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2015 TDLC Boot Camp - Potential Week-Long Project Descriptions



  1. RUBI-PAL (Perception, Action, Learning) (Deborah Forster & Mohsen Malmir)
    Recognizing Objects - Interacting for Learning: Given the addition of Active Object Recognition (AOR) to RUBI-6 - the interaction space has changed. Now RUBI can ‘discuss’ object naming both through flat touch screen ‘belly’ (2D-virtual objects) and in Give-N-Take exchange (3D-physical objects.) Team will explore the P.A.L. space and work towards design/schedule a ‘game’ that takes advantage of these changes. This project can be biased based on the interests / (non) comfort zone of team members. It can involve ONE or a combination of the following GOALS:
    1. Perception: modifying/improving the current AOR through machine learning, and/or
    2. Action: choreographing the integration by HRI designing & programming a new “game”, and/or
    3. Learning: designing a study (to a working lab prototype) that will address object naming skill development
  2. Recognizing Movement - Taking Action : The GOAL is for RUBI to recognize a few types of movement and act accordingly. RUBI should be responsive to movements around her. For example, a blob moving towards RUBI can mean that someone is trying to hand-in an object or to reach to touch RUBI's face, arms etc. If there is a large movement around RUBI, it could mean that people are standing in front of her in a group. We will choose and restrict the patterns to a couple or even one to accommodate the one week project. If RUBI can recognize one type with high certainty, e.g. she can recognize if an object is moving towards her, she can extend arms to try to grab it. The METHOD to do that could involve deep nets, or classical vision pipeline, depending on people's interest.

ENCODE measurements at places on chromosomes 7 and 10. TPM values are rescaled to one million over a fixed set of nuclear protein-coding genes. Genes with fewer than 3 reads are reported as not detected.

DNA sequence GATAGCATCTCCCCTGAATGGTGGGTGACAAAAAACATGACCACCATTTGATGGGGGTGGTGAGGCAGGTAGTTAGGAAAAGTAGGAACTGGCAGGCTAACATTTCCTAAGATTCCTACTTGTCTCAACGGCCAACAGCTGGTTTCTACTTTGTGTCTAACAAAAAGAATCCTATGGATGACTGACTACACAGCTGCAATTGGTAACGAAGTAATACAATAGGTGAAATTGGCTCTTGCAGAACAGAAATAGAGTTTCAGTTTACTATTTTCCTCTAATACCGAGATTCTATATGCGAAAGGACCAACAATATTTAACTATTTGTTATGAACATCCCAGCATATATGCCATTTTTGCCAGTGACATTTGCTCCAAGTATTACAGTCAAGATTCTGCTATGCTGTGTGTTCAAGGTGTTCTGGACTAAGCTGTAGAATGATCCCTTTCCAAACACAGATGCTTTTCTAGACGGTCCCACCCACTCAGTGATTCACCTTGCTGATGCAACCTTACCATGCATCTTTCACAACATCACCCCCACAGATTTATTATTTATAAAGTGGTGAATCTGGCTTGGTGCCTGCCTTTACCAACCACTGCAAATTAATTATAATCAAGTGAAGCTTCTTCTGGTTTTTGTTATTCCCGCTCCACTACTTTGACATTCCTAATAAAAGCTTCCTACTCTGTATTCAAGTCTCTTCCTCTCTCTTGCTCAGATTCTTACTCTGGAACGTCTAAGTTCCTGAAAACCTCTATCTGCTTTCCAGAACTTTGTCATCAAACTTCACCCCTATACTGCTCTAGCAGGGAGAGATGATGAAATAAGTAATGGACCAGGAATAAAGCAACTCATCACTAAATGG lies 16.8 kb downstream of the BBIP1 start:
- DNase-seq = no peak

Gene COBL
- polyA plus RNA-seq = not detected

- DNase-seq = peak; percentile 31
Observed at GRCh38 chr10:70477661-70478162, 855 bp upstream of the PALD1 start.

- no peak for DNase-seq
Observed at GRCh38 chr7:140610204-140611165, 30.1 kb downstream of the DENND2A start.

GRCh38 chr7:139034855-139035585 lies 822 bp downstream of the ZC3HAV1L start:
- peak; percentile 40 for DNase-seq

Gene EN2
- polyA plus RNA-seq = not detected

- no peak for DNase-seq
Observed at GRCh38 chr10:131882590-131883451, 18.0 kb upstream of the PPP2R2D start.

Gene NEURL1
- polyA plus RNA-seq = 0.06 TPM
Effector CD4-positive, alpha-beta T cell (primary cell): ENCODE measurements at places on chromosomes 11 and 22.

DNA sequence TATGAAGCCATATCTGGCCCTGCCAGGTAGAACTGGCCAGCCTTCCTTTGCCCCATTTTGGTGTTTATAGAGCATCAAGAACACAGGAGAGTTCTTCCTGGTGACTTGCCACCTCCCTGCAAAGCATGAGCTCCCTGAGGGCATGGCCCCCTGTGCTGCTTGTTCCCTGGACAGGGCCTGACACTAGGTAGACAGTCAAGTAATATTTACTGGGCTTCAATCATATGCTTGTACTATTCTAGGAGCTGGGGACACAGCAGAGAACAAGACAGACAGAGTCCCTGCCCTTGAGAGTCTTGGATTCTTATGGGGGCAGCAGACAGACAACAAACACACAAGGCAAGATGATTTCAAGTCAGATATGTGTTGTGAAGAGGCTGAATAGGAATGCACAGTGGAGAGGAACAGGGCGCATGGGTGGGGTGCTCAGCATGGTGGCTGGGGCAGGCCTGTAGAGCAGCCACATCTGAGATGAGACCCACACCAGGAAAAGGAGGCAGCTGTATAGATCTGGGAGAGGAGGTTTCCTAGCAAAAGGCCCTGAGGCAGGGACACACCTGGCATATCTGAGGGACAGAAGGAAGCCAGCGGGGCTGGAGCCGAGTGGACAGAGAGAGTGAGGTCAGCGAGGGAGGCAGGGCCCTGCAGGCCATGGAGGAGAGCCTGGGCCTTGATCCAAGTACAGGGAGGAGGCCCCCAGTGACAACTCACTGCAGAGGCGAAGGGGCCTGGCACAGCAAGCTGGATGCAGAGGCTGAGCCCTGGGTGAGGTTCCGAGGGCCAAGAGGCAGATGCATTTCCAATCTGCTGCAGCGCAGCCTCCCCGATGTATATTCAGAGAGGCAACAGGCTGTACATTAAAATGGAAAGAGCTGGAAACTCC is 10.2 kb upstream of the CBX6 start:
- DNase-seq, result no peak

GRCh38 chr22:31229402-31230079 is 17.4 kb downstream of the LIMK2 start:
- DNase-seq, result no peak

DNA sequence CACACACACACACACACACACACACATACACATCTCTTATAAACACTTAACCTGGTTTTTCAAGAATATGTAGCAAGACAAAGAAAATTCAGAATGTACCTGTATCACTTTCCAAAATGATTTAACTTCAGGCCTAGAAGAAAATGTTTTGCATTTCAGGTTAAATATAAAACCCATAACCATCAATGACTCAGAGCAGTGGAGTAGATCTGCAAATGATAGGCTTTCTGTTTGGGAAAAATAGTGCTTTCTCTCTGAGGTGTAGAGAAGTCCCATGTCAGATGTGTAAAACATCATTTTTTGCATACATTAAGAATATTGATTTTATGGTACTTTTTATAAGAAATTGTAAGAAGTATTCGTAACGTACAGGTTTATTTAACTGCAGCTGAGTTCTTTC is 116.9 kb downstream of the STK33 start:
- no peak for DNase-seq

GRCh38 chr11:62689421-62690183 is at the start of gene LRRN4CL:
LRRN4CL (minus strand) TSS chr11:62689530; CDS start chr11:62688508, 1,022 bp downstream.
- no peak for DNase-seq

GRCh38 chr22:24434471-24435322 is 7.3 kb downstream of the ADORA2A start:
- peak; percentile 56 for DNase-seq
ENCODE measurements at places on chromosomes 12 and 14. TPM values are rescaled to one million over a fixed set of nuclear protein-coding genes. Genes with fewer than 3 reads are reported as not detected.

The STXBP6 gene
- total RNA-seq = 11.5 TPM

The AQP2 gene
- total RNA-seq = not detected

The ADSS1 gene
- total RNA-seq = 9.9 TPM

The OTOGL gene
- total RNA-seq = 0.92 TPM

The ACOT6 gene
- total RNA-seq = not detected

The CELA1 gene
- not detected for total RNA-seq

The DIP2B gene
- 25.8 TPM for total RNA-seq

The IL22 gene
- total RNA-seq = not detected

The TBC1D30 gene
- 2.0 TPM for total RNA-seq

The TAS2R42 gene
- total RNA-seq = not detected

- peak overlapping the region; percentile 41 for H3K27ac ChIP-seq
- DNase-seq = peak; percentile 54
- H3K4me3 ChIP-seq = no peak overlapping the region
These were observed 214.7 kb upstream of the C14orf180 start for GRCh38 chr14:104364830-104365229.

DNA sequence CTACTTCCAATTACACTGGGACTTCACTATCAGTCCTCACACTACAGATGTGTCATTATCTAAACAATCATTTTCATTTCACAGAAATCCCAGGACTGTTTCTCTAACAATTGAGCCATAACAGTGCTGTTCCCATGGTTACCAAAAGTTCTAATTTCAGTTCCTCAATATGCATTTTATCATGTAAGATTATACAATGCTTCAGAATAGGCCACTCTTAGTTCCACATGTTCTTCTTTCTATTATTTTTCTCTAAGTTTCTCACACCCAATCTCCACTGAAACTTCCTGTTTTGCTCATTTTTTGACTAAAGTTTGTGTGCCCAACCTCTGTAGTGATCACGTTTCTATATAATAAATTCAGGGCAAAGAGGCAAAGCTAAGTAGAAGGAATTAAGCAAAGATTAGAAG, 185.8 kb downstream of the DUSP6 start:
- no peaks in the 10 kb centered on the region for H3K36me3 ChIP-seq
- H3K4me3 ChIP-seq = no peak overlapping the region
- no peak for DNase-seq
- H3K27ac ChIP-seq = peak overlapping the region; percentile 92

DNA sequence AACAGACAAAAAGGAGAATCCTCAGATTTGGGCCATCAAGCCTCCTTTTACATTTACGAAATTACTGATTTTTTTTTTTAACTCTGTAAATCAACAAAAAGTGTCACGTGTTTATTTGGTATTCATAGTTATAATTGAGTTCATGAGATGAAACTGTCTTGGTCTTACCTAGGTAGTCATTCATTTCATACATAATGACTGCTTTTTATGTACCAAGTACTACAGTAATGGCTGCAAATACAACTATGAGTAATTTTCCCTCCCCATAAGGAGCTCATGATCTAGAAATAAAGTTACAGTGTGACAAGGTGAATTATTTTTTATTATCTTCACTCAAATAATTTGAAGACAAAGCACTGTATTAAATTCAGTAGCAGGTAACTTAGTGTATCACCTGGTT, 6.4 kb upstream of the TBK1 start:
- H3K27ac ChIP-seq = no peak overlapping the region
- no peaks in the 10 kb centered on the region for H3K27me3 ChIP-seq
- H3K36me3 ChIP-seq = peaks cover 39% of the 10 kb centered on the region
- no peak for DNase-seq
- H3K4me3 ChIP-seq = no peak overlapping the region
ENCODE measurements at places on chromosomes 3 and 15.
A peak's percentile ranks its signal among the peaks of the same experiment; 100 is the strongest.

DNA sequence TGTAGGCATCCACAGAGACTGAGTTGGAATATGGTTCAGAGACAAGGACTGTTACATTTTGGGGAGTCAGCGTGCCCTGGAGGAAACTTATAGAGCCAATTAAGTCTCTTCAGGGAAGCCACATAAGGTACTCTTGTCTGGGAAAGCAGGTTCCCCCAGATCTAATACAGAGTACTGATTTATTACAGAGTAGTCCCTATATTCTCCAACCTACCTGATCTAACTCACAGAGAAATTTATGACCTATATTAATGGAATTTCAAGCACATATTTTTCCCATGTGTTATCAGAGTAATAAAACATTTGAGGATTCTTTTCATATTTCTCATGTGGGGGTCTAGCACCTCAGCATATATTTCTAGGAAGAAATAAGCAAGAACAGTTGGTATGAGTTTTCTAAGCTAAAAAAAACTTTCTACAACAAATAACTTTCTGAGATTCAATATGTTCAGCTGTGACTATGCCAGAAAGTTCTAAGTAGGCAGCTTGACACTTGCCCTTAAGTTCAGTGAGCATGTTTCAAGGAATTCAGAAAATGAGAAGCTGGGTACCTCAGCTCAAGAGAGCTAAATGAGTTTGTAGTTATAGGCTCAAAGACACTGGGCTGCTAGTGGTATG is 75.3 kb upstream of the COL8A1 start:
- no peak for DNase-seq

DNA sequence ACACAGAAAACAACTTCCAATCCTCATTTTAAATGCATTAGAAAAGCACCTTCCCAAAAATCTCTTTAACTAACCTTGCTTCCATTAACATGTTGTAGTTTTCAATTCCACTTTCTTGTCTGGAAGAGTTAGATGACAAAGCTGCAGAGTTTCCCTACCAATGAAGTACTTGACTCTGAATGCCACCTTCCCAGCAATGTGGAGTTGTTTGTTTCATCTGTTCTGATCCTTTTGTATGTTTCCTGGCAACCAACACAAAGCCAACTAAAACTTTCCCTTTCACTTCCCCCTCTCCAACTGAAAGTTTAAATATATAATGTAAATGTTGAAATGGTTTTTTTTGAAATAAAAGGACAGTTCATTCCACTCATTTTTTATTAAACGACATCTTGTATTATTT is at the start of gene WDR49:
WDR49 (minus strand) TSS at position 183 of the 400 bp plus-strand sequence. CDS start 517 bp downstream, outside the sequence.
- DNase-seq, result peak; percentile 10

[Questions? email Deborah Forster - forstermobu@gmail.ucsd.edu ]

  3. EEG (Gedeon/Alvin Li)
    Students can have access to the Dyadic EEG/MoCap facility in the Cognitive Development Lab, and all materials/documentation for running pilot participants on a modified version of the ‘bubble-popping’ turn-taking task. Alvin Li and possibly 1-2 experienced undergraduates can provide limited assistance; Gedeon will be available some days for consultation and planning. A more limited project - processing existing EEG data sets - is also possible.

  4. Using ChronoSense and ChronoVis (Nadir Weibel)
    This is not actually a “project”, as Nadir will be away next week and cannot oversee a project. However, he will make the various instruments (not the lab-in-a-box per se) and the software available for people to use if they will aid someone’s project. Deborah Forster will have access to this.


  1. Eye-tracking (Leanne)
    Students will collect and analyze data on a variant of the joint attention eye tracking task from Siller and colleagues (using EyeLink 1000). Learn to collect eye tracking data, and observe the effects of tweaking parameters in participants’ data.
  2. EEG and vision (Joe Snider)